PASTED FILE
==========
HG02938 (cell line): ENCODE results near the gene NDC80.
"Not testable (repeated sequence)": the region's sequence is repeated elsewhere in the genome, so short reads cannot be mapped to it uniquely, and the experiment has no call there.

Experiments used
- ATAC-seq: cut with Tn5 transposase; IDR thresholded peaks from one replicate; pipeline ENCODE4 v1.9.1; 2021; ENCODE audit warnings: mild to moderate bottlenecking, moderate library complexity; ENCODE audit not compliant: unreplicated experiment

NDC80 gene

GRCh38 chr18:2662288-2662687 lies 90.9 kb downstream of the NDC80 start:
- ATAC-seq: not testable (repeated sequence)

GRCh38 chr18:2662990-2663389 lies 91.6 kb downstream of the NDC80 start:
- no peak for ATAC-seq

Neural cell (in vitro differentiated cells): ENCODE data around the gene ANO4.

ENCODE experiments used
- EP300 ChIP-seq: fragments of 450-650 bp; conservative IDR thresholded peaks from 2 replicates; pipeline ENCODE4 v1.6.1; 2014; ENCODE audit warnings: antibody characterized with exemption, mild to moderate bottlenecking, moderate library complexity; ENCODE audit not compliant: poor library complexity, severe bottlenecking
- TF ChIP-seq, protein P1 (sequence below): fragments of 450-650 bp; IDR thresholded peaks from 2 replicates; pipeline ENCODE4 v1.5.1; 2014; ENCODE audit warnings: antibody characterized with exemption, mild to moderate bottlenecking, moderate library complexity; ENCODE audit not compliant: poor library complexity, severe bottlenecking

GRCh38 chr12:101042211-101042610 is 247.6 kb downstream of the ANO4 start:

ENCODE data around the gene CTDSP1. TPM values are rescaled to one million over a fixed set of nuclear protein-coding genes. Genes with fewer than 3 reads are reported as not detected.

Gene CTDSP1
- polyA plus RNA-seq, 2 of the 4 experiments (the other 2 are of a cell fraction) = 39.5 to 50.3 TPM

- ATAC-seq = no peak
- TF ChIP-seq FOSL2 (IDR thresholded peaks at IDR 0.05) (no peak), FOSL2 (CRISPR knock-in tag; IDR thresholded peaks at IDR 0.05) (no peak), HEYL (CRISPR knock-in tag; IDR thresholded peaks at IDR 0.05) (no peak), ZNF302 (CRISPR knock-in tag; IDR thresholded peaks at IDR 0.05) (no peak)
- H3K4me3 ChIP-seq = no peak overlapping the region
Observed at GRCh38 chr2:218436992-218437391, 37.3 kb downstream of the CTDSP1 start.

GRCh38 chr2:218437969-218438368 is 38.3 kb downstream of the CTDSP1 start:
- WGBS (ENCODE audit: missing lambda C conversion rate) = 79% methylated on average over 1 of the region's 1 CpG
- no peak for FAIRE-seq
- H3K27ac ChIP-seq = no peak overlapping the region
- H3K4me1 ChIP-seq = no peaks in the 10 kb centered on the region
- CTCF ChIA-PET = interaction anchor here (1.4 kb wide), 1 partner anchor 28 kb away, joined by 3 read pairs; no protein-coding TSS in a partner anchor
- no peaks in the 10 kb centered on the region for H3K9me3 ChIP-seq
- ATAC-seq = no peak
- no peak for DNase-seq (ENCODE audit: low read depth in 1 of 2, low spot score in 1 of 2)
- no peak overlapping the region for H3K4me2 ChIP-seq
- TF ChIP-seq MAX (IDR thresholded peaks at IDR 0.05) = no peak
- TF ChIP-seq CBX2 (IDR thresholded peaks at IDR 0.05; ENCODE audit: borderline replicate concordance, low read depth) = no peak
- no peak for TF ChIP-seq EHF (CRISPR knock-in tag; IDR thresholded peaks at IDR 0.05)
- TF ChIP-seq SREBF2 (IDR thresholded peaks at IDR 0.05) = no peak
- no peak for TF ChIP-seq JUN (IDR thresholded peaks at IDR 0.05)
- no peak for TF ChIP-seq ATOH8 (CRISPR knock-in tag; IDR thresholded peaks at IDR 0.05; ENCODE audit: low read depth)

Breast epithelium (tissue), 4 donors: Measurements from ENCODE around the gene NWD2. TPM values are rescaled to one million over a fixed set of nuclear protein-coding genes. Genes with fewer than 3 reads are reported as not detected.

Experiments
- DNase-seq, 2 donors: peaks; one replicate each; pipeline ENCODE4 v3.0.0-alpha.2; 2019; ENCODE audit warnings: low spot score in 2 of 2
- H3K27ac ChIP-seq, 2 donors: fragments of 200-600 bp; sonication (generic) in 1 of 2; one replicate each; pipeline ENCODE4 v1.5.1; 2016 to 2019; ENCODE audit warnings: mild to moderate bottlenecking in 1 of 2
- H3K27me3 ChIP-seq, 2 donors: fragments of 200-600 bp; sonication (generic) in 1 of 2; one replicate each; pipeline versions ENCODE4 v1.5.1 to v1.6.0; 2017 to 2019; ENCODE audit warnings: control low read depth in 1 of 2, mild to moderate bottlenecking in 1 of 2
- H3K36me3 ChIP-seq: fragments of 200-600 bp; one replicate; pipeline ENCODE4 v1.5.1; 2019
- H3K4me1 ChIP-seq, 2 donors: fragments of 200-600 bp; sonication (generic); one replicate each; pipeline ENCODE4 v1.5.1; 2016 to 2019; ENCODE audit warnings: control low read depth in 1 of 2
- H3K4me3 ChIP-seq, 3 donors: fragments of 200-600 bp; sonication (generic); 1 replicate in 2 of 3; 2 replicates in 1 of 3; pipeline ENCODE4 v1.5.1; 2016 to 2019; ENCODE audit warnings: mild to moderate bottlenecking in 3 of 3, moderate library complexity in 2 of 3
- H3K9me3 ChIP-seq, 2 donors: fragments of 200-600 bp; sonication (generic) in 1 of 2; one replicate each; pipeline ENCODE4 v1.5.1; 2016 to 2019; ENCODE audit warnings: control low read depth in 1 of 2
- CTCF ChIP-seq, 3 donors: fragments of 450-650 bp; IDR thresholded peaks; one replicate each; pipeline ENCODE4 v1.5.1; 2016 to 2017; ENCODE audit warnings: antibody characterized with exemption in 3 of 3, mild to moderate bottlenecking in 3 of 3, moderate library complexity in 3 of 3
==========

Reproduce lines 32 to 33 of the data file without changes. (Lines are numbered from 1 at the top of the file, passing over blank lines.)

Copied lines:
- TF ChIP-seq MAX (IDR thresholded peaks at IDR 0.05) = no peak
- TF ChIP-seq CBX2 (IDR thresholded peaks at IDR 0.05; ENCODE audit: borderline replicate concordance, low read depth) = no peak